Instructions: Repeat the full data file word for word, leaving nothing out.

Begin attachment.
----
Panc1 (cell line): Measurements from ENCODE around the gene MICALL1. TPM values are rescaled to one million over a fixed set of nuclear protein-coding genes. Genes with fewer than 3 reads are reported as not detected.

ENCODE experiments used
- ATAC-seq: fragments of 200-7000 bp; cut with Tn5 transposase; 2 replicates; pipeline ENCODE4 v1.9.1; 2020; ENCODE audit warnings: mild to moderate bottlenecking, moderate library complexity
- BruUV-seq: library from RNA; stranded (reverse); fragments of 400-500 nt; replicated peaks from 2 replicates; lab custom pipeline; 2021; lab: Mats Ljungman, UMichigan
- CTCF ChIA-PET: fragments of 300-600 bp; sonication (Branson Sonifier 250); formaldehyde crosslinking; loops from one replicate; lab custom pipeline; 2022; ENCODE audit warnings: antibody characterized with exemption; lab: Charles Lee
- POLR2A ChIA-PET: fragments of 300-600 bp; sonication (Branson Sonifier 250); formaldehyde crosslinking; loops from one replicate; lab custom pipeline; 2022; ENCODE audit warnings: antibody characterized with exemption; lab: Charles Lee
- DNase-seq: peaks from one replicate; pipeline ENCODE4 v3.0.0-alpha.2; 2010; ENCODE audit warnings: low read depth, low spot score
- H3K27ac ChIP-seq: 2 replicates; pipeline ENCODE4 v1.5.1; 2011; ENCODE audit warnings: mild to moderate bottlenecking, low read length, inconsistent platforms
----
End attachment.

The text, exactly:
Panc1 (cell line): Measurements from ENCODE around the gene MICALL1. TPM values are rescaled to one million over a fixed set of nuclear protein-coding genes. Genes with fewer than 3 reads are reported as not detected.

ENCODE experiments used
- ATAC-seq: fragments of 200-7000 bp; cut with Tn5 transposase; 2 replicates; pipeline ENCODE4 v1.9.1; 2020; ENCODE audit warnings: mild to moderate bottlenecking, moderate library complexity
- BruUV-seq: library from RNA; stranded (reverse); fragments of 400-500 nt; replicated peaks from 2 replicates; lab custom pipeline; 2021; lab: Mats Ljungman, UMichigan
- CTCF ChIA-PET: fragments of 300-600 bp; sonication (Branson Sonifier 250); formaldehyde crosslinking; loops from one replicate; lab custom pipeline; 2022; ENCODE audit warnings: antibody characterized with exemption; lab: Charles Lee
- POLR2A ChIA-PET: fragments of 300-600 bp; sonication (Branson Sonifier 250); formaldehyde crosslinking; loops from one replicate; lab custom pipeline; 2022; ENCODE audit warnings: antibody characterized with exemption; lab: Charles Lee
- DNase-seq: peaks from one replicate; pipeline ENCODE4 v3.0.0-alpha.2; 2010; ENCODE audit warnings: low read depth, low spot score
- H3K27ac ChIP-seq: 2 replicates; pipeline ENCODE4 v1.5.1; 2011; ENCODE audit warnings: mild to moderate bottlenecking, low read length, inconsistent platforms